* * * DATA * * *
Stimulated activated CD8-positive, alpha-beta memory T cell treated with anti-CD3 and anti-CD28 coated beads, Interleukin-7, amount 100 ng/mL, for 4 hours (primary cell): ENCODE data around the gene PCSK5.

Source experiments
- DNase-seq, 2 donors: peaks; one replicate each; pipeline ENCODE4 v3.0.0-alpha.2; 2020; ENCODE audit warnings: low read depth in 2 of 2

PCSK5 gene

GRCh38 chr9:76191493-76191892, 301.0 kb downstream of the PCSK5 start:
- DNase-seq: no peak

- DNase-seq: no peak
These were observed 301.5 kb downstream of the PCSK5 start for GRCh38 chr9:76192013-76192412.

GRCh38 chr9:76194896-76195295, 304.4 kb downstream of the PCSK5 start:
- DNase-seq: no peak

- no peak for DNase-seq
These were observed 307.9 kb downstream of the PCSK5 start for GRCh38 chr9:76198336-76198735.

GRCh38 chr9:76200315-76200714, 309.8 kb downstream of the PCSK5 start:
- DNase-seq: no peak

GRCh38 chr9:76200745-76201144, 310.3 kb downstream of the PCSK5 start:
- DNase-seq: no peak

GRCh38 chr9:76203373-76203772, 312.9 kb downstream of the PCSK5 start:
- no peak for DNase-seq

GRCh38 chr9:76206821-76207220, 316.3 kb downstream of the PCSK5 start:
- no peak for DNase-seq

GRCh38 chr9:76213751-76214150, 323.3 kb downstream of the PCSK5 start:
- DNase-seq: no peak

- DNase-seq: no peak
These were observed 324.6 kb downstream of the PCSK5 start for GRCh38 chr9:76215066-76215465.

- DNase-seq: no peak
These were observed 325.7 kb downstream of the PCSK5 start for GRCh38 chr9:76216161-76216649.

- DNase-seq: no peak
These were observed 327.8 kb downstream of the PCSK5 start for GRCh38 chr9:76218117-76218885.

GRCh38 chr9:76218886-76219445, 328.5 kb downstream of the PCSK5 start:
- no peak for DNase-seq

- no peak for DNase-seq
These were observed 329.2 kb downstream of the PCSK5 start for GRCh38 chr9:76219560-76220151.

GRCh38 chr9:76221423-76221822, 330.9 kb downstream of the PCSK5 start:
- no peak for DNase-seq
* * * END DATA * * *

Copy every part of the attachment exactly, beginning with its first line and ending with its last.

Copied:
Stimulated activated CD8-positive, alpha-beta memory T cell treated with anti-CD3 and anti-CD28 coated beads, Interleukin-7, amount 100 ng/mL, for 4 hours (primary cell): ENCODE data around the gene PCSK5.

Source experiments
- DNase-seq, 2 donors: peaks; one replicate each; pipeline ENCODE4 v3.0.0-alpha.2; 2020; ENCODE audit warnings: low read depth in 2 of 2

PCSK5 gene

GRCh38 chr9:76191493-76191892, 301.0 kb downstream of the PCSK5 start:
- DNase-seq: no peak

- DNase-seq: no peak
These were observed 301.5 kb downstream of the PCSK5 start for GRCh38 chr9:76192013-76192412.

GRCh38 chr9:76194896-76195295, 304.4 kb downstream of the PCSK5 start:
- DNase-seq: no peak

- no peak for DNase-seq
These were observed 307.9 kb downstream of the PCSK5 start for GRCh38 chr9:76198336-76198735.

GRCh38 chr9:76200315-76200714, 309.8 kb downstream of the PCSK5 start:
- DNase-seq: no peak

GRCh38 chr9:76200745-76201144, 310.3 kb downstream of the PCSK5 start:
- DNase-seq: no peak

GRCh38 chr9:76203373-76203772, 312.9 kb downstream of the PCSK5 start:
- no peak for DNase-seq

GRCh38 chr9:76206821-76207220, 316.3 kb downstream of the PCSK5 start:
- no peak for DNase-seq

GRCh38 chr9:76213751-76214150, 323.3 kb downstream of the PCSK5 start:
- DNase-seq: no peak

- DNase-seq: no peak
These were observed 324.6 kb downstream of the PCSK5 start for GRCh38 chr9:76215066-76215465.

- DNase-seq: no peak
These were observed 325.7 kb downstream of the PCSK5 start for GRCh38 chr9:76216161-76216649.

- DNase-seq: no peak
These were observed 327.8 kb downstream of the PCSK5 start for GRCh38 chr9:76218117-76218885.

GRCh38 chr9:76218886-76219445, 328.5 kb downstream of the PCSK5 start:
- no peak for DNase-seq

- no peak for DNase-seq
These were observed 329.2 kb downstream of the PCSK5 start for GRCh38 chr9:76219560-76220151.

GRCh38 chr9:76221423-76221822, 330.9 kb downstream of the PCSK5 start:
- no peak for DNase-seq